Symbolic links are also file system objects with inodes. However, if the link is shorter than 60 bytes, its data is stored directly in the inode. Fields are used that would normally hold pointers to data blocks. Since most links are less than 60 characters long, this saves the use of a block for the symbolic link. Symbolic links can be used across file system boundaries (also across multiple hard drives or partitions). It can happen that the file to which the symbolic link refers is deleted, but the link remains. The link points to a file that no longer exists and has therefore become unusable.

Device files

Character and block oriented devices are never assigned data blocks. Instead, the device number assigned by the kernel is stored in the inode, whereby the pointer fields to data blocks are used again.

Reserved space

Within the file system, a certain number of blocks can be reserved for a certain user, usually the system administrator root . This allows the system to function even when unprivileged users have filled up all of the space available to them. The mechanism works independently of disk quotas . It also helps to prevent the file system from filling up completely and thus to combat fragmentation .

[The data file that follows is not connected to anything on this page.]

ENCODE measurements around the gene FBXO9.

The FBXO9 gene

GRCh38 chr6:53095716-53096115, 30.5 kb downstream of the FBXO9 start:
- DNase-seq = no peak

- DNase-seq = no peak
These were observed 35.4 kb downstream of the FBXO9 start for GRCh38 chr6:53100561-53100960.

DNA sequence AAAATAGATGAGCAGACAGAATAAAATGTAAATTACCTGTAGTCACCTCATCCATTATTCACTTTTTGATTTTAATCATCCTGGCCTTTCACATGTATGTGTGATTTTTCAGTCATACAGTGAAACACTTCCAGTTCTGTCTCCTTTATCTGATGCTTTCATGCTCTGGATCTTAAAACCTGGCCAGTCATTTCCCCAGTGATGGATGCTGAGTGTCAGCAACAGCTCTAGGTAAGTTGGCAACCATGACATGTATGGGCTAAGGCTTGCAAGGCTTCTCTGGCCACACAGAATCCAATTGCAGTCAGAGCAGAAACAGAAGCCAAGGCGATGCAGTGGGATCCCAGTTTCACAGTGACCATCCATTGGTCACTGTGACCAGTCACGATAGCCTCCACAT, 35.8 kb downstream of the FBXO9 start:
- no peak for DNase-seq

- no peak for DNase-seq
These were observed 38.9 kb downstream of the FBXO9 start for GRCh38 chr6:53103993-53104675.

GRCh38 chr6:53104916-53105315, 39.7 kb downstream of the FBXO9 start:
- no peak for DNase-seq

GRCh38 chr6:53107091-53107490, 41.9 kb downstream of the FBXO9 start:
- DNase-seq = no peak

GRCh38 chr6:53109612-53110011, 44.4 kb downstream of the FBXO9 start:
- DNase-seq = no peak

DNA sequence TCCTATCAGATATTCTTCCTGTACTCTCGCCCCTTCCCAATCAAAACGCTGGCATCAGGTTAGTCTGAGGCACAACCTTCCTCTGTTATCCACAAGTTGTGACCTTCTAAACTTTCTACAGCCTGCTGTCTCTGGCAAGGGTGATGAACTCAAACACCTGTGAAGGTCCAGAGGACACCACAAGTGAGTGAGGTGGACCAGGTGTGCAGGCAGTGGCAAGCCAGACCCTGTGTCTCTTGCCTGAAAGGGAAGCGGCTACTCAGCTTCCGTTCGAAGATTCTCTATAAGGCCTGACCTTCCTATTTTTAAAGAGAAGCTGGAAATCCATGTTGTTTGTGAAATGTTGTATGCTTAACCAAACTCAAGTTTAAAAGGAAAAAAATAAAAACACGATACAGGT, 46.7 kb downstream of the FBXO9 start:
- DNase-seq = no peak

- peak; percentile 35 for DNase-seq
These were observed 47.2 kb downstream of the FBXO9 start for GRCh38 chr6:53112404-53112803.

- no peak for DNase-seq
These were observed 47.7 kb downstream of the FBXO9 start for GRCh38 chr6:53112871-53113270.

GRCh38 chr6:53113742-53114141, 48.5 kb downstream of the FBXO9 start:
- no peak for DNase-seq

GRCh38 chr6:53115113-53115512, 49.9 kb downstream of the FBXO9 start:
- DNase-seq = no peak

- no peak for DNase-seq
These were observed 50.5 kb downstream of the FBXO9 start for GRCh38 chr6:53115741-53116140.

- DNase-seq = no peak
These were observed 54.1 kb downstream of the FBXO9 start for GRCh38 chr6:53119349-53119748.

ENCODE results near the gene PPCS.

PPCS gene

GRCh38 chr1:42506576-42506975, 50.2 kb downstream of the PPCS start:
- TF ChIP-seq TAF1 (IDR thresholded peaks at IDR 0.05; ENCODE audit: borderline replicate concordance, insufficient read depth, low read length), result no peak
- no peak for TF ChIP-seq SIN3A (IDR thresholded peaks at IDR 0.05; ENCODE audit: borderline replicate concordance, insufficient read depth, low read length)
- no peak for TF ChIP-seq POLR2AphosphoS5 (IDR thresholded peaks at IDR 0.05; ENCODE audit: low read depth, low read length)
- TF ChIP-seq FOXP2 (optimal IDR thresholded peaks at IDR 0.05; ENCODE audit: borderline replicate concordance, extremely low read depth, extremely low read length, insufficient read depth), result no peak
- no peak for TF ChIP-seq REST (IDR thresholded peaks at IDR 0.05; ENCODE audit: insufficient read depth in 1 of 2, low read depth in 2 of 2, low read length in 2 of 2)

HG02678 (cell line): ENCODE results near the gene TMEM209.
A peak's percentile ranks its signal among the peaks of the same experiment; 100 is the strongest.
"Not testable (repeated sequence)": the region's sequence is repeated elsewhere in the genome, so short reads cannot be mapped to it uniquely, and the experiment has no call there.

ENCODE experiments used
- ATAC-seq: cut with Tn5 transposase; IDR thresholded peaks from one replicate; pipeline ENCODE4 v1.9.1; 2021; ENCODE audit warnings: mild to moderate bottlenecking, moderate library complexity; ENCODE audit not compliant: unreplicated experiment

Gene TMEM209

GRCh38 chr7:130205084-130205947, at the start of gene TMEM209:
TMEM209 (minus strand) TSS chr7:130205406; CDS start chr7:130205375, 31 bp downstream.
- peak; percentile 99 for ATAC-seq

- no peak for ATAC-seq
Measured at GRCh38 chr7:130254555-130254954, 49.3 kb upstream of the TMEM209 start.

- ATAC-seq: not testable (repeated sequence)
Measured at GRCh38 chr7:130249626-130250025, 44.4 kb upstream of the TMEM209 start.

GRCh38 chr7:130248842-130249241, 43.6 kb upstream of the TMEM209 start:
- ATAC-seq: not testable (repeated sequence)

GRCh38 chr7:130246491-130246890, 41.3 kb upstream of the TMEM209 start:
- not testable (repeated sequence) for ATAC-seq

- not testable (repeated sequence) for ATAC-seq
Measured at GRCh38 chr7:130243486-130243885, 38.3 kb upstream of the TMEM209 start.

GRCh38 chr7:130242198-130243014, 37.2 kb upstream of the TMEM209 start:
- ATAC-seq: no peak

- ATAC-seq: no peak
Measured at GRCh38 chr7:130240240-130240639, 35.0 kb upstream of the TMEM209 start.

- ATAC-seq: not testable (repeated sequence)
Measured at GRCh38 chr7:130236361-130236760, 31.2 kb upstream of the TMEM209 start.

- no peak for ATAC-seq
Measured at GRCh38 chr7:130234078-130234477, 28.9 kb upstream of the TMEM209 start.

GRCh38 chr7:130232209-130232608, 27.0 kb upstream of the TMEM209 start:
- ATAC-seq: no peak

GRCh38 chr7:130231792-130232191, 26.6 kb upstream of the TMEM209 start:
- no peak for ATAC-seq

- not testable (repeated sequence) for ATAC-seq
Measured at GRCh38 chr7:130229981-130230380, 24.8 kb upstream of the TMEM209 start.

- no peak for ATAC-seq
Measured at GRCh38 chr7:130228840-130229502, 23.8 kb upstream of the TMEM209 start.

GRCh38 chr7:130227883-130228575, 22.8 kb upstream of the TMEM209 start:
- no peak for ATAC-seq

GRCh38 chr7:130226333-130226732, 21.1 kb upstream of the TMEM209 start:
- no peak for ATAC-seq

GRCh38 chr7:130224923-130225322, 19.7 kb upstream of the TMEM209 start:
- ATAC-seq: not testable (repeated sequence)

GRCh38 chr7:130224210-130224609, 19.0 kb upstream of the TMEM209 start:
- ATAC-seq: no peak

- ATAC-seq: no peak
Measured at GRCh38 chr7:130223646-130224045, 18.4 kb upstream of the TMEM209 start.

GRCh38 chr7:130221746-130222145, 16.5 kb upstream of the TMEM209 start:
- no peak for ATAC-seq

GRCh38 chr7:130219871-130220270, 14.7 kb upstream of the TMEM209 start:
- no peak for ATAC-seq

File system check

During the startup phase, most systems perform a consistency check ( e2fsck ) on their file systems. The ext2 system's superblock contains several fields that indicate whether it fsckshould be running (since checking the filesystem can take a long time if it is very large). fsckwill usually run if the file system has not been properly unmounted or a configurable maximum time between two routine checks has been exceeded.


ext2 has a mature compatibility mechanism that allows file systems to be used under kernels whose ext2fs driver does not know anything about some of the functions used. The compatibility mechanism has been available since ext2fs revision 1. There are three fields, each 32 bit long, one for compatible properties (COMPAT), one for read-only features (RO_COMPAT) and one for incompatible properties (INCOMPAT).

A COMPAT flag means that the file system contains a property, but the data format on the disk is 100% compatible with older formats, so that a kernel that does not know this function could read and write in the file system without making it inconsistent . The best example of a COMPAT flag is the HAS_JOURNAL function of an ext3 file system. A kernel without ext3 support can easily mount such a file system as ext2fs and then write to it without using the journal, without damaging anything.